If you're in a civil partnership, you can also opt to pay tax as civil partners, rather than individually, which is worthwhile if the tax you pay as two single people is greater than the tax you would pay as civil partners. "This could save the couple thousands of euro in income tax a year," said Paul Dillon, tax partner with chartered accountants, Duignan Carthy O'Neill.


If you must eat special foods because you're a coeliac or diabetic, make sure to put a health expenses claim to the taxman. You can get back a fifth of the cost of certain foods, such as gluten-free foods for coeliacs, in tax relief on health expenses. You must have a letter from your doctor confirming you have the condition that requires the special diet.


No matter how off the wall your medical treatment, it's worth checking out if it qualifies for tax relief.

Since 2009, you can claim back a fifth of the cost of certain medical expenses in tax relief. You can claim back up to 41 per cent tax relief on medical expenses you ran up before 2009 -- as long as those expenses don't go back more than four years.

"Modern health costs such as laser eye surgery, in vitro fertilisation (IVF), root canal treatment, dental inlays and veneers are eligible for tax rebates," said Christine Kelly, senior tax manager with

Other costs that qualify for tax relief include wigs and exercise bikes -- as long as they are medically necessary. If you've just given birth, you could save more than €1,300 by claiming tax relief on expenses you ran up while pregnant, according to Kelly. A new mother who, for example, used IVF could have dished out about €6,900 on medical fees by the time she gave birth to her baby, according to Kelly. That includes €4,000 on IVF, €2,000 on consultant's fees, €200 on prescription medicine, €300 on scans, €300 on physiotherapy and €100 on ambulance transport. As she could claim back a fifth of all these fees in tax relief, she could save €1,380.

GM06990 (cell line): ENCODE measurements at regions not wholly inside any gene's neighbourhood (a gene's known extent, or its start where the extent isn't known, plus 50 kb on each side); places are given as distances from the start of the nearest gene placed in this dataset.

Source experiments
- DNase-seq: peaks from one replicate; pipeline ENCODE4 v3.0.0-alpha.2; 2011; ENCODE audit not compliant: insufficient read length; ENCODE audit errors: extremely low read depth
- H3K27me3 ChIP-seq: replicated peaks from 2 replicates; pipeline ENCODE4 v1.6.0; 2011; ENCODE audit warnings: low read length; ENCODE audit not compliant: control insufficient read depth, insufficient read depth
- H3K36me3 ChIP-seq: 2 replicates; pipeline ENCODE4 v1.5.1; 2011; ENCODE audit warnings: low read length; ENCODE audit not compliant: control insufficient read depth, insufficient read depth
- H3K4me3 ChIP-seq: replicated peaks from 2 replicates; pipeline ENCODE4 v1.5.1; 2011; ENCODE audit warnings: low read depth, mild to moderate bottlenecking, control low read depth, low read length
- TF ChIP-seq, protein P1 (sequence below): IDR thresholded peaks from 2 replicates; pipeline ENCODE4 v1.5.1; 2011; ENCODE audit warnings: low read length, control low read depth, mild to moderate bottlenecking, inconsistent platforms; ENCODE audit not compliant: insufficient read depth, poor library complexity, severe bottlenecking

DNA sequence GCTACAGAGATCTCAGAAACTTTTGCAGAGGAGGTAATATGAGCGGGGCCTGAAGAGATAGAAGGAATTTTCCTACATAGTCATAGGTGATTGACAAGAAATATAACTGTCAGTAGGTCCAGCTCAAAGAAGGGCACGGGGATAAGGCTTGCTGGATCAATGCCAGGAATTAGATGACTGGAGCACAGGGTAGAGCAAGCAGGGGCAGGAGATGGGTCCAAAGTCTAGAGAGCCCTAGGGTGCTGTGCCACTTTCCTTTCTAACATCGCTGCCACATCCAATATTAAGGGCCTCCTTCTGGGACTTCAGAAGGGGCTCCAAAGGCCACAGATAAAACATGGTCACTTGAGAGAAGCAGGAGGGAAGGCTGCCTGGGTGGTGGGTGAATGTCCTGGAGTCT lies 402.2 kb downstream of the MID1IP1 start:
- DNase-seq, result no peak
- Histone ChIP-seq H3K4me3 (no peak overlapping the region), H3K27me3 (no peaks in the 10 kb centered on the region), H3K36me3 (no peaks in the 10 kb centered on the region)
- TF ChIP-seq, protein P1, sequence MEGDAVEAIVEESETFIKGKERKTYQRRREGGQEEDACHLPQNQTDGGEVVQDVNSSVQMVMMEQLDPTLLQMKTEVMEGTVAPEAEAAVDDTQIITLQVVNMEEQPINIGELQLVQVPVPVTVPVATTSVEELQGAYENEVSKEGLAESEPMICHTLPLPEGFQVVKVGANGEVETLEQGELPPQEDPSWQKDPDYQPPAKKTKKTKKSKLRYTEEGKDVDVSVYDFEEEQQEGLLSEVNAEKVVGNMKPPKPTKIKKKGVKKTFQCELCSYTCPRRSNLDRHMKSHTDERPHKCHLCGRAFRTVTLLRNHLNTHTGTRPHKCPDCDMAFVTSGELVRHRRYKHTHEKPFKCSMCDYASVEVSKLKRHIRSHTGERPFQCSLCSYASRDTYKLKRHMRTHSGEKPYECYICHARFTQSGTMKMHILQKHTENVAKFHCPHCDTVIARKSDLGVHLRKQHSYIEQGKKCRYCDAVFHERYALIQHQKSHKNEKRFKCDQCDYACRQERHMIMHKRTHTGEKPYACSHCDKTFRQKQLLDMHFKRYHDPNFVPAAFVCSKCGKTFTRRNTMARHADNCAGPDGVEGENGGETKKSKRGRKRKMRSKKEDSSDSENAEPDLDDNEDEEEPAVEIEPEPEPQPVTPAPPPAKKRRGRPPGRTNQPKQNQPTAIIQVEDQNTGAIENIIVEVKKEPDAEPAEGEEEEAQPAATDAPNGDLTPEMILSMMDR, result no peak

Until recently, unmarried couples who lived together in a property which they bought together faced major tax bills if they split up or if their partner passed away.

If one of the partners decided to hold on to the property by buying out the other's share, he or she usually had to pay stamp duty on the share bought out. If one of the partners inherited an investment property from the other, inheritance tax had to be paid. If one of the partners gave an investment property to another, the partner giving the property was usually hit with a CGT bill -- even if he or she didn't sell the property.